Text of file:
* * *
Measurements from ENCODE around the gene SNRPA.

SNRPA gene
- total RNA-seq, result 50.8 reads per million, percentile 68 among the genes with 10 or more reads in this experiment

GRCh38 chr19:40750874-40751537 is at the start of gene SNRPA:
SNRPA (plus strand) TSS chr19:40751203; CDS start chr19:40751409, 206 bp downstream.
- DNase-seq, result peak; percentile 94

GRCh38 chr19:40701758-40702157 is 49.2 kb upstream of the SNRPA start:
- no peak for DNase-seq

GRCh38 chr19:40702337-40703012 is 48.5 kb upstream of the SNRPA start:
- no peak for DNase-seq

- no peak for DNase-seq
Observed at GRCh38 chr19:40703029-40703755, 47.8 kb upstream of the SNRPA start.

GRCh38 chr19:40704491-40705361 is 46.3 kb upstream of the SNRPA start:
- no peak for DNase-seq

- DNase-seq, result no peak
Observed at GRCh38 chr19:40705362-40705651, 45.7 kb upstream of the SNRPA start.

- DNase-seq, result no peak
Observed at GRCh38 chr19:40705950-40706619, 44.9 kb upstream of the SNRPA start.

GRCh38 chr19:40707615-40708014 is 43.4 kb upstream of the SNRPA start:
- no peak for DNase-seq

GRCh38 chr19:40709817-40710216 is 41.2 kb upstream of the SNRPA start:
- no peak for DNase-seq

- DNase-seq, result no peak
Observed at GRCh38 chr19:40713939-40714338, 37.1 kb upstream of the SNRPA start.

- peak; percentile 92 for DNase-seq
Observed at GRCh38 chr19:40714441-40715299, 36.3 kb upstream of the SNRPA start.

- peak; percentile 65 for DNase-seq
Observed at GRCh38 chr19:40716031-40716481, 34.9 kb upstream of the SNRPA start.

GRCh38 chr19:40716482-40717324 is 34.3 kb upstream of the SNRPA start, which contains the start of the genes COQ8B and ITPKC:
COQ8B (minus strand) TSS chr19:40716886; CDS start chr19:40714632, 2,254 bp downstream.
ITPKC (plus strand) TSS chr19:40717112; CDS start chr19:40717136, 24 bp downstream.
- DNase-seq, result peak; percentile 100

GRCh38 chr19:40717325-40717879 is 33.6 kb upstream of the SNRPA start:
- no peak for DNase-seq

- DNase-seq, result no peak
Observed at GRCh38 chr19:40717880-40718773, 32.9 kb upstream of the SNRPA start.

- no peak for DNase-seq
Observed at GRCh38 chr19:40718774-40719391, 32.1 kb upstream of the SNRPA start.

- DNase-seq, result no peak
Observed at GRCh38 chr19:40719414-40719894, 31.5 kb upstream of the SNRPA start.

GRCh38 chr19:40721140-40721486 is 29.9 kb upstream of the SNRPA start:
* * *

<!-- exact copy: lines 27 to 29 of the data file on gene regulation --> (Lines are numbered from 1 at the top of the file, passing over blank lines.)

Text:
- peak; percentile 65 for DNase-seq
Observed at GRCh38 chr19:40716031-40716481, 34.9 kb upstream of the SNRPA start.

GRCh38 chr19:40716482-40717324 is 34.3 kb upstream of the SNRPA start, which contains the start of the genes COQ8B and ITPKC: